Michael Gove will stay in his job as Environment Secretary, after widespread rumours that he would resign from his cabinet post over the governments Brexit deal.
Mr Gove has opted to remain at Defra, having considered his position in the government and whether to back the Prime Ministers proposals for a deal over the UKs withdrawal from the European Union.
It had looked as if Gove may step down due to concerns over the Prime Ministers draft agreement with the EU.
The terms of Mrs Mays deal have led to the resignation of a string of ministers, including the Brexit Secretary Dominic Raab and Work and Pensions Secretary Esther McVey, with the former describing the proposed agreement with the EU as being fatally flawed.
Yesterday, Gove reportedly turned down an offer from the Prime Minister to take over Raabs role at DExEU, and had been considering his position in the cabinet overnight, according to reports.
However, speaking to journalists outside Defras offices in Westminster this morning, Mr Gove who campaigned for the UK to leave the EU during the Referendum said he would remain in the post to ensure the best future for Britain.
He said: I have had a series of meetings with my colleagues here in Defra, making sure we have the right policies on the environment, on farming and fisheries for the future.
I’m also looking forward to continuing to work with all my government colleagues and all my colleagues in parliament in order to make sure that we get the best future for Britain.
I think it’s absolutely vital that we focus on getting the right deal in the future and making sure that in the areas that matter so much to the British people we can get the right outcome.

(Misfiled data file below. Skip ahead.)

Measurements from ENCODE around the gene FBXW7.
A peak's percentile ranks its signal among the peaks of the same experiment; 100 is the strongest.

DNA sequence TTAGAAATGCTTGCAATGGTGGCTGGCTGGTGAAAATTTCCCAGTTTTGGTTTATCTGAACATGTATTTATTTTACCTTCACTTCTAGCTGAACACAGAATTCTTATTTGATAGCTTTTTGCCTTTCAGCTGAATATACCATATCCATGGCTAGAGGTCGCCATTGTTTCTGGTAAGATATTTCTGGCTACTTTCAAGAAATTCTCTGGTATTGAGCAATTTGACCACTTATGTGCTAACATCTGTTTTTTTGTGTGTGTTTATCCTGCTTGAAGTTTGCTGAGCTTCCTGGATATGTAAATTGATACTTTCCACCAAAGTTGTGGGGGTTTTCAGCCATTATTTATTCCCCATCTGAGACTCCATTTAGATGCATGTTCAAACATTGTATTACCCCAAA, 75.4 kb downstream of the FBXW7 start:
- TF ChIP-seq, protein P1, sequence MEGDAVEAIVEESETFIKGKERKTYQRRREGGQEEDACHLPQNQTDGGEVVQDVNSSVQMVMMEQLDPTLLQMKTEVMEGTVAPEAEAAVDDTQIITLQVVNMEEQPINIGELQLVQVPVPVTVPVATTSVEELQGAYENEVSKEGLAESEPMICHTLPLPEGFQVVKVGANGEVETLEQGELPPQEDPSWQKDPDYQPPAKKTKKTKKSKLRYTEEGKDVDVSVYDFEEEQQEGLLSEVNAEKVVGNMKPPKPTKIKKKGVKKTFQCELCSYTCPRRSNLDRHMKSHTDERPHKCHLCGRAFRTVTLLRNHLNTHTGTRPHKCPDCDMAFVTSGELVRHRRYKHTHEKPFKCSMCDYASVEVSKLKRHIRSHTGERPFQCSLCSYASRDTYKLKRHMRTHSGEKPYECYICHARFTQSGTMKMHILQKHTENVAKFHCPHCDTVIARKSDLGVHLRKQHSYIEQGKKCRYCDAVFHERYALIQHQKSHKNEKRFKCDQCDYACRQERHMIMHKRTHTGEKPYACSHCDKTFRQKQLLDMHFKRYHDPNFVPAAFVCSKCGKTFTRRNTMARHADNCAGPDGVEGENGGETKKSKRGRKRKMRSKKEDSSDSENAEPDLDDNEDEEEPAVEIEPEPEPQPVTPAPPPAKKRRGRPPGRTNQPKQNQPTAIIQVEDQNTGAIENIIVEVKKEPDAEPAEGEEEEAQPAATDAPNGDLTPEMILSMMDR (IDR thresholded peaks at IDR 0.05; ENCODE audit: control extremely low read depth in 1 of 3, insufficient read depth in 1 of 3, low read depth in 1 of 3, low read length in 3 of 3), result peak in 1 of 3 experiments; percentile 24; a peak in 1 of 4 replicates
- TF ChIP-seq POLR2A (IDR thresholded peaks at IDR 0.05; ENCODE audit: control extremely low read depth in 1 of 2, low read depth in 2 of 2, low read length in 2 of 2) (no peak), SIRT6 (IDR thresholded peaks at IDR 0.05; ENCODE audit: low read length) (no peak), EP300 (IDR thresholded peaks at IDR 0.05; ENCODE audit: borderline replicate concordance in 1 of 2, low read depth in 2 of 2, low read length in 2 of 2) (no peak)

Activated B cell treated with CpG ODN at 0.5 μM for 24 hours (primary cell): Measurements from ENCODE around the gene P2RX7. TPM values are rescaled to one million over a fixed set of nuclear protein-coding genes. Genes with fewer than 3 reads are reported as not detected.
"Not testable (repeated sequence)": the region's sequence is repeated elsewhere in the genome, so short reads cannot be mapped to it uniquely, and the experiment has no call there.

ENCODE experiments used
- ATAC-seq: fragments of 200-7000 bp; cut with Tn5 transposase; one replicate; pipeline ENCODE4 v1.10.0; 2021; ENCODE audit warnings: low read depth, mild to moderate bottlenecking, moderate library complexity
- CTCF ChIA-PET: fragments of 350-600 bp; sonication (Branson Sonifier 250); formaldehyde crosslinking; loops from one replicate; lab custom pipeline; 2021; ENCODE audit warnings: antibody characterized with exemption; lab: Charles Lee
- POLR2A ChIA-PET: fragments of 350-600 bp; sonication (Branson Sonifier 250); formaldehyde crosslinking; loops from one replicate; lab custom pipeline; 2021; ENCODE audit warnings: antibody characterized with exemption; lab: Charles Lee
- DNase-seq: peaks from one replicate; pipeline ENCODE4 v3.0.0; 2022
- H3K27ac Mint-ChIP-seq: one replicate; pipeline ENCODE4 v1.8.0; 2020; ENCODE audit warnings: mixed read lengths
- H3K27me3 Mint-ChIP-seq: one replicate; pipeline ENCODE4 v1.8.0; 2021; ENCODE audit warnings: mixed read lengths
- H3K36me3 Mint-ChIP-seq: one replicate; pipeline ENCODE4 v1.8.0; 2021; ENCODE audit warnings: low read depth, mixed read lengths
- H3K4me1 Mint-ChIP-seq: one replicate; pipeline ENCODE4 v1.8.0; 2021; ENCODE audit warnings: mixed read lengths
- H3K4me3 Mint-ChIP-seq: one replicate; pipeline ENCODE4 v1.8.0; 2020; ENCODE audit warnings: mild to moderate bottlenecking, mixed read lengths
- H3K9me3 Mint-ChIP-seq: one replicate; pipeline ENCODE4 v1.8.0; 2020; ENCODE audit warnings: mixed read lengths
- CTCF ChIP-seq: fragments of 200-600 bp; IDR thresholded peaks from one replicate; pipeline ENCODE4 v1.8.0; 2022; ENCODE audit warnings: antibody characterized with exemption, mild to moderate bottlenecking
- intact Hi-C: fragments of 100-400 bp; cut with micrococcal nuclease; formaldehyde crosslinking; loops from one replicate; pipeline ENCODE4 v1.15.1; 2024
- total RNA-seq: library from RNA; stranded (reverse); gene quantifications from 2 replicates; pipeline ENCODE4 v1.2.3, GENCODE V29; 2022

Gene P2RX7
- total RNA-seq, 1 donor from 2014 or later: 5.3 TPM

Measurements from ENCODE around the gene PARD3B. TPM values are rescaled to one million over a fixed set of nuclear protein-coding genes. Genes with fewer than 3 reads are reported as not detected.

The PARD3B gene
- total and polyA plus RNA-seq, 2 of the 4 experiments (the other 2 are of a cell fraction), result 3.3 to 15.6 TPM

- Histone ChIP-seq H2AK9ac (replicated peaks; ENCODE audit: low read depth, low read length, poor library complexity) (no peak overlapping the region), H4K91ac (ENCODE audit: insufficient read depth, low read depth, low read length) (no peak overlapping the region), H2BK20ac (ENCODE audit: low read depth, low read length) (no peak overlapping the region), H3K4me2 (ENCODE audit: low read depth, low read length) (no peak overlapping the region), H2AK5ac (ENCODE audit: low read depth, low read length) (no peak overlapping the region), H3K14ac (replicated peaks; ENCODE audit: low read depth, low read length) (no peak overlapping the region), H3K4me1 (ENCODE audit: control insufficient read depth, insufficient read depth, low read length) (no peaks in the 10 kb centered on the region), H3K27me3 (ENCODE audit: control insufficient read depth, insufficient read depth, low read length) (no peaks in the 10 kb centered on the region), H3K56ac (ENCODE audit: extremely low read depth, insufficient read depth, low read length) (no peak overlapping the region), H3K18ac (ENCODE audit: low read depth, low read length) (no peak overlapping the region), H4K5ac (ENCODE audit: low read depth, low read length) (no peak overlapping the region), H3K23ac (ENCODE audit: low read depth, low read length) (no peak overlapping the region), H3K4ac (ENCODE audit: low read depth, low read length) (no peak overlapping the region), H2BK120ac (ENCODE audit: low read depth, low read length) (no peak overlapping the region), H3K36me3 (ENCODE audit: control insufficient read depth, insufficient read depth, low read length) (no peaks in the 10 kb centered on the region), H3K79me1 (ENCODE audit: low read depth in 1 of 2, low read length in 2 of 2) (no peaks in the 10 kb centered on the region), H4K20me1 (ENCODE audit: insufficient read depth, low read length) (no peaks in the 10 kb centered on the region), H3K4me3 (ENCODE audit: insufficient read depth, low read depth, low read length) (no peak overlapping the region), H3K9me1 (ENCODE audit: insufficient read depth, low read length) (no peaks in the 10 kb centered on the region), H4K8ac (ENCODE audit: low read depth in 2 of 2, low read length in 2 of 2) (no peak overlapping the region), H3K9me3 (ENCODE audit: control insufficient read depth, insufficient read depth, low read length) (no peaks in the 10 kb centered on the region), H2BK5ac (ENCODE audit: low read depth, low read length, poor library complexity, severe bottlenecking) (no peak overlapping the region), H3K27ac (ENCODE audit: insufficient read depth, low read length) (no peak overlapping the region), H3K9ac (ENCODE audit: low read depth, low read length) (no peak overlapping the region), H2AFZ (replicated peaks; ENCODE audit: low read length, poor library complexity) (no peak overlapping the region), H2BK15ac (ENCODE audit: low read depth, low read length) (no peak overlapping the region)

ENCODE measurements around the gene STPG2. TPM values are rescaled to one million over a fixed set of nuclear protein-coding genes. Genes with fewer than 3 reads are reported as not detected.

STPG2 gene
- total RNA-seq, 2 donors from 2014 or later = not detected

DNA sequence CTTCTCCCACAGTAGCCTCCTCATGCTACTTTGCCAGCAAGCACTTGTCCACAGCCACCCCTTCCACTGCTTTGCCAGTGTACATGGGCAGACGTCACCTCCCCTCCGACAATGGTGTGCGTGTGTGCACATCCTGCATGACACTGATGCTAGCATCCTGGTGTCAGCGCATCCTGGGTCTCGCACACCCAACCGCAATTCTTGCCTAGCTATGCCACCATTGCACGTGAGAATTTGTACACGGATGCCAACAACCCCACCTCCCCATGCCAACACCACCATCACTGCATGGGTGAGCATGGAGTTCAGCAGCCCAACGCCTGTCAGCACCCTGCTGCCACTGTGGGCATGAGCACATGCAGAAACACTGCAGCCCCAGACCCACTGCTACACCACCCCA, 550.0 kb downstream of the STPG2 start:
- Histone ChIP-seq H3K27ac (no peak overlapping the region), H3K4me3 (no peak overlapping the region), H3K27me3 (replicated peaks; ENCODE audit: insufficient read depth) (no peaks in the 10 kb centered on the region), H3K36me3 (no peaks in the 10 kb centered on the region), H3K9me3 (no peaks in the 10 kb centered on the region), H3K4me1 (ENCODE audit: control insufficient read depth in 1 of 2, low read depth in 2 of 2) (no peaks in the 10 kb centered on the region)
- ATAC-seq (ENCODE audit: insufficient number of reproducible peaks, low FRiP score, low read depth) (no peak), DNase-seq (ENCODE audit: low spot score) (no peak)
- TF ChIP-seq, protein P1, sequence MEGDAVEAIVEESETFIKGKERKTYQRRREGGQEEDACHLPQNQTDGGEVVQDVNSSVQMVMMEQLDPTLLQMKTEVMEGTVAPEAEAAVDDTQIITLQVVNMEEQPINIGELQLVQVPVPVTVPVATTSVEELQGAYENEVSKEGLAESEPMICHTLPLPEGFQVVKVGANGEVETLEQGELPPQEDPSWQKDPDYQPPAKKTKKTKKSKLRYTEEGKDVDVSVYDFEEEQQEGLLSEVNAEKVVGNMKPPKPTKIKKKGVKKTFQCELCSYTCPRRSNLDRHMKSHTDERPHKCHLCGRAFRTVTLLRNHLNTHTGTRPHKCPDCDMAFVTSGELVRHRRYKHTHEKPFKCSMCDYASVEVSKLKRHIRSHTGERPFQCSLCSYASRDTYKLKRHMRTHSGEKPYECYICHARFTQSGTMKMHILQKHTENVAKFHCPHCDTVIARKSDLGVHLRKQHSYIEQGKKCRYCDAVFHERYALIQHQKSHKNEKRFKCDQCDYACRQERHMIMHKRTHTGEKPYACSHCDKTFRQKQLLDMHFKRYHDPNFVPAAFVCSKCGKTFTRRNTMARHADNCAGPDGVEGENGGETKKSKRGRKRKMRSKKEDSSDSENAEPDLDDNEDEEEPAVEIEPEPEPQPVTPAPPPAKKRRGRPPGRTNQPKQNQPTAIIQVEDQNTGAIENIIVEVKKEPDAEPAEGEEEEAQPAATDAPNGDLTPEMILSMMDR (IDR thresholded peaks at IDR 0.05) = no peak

Although initially a surprise choice for the Defra role when appointed to replace Andrea Leadsom in June 2017, Mr Goves 17 months in charge of the Department have seen a number of policy developments, particularly around air quality, with a final version of the governments Clean Air Strategy expected in the coming weeks.
Despite criticism from some corners over a lack of detail or sufficient resources for local authorities to address air pollution in the strategy Mr Goves focus on the issue within the Defra post has been viewed largely as positive.
And, his senior status within the government is thought to have helped raise the profile of environmental issues at cabinet level, in a post that has often been seen as being one of the more fringe appointments in government.
However, despite Mr Goves decision not to step down offering a semblance of stability for Theresa May, whose position had been looking increasingly unsteady in recent days, a leadership challenge from within the Conservative Party has been strongly rumoured, and could throw the government into further turmoil.
48 Conservative MPs are required to submit notices of no-confidence in the leader to trigger a vote from MPs, and many are reporting to have done so.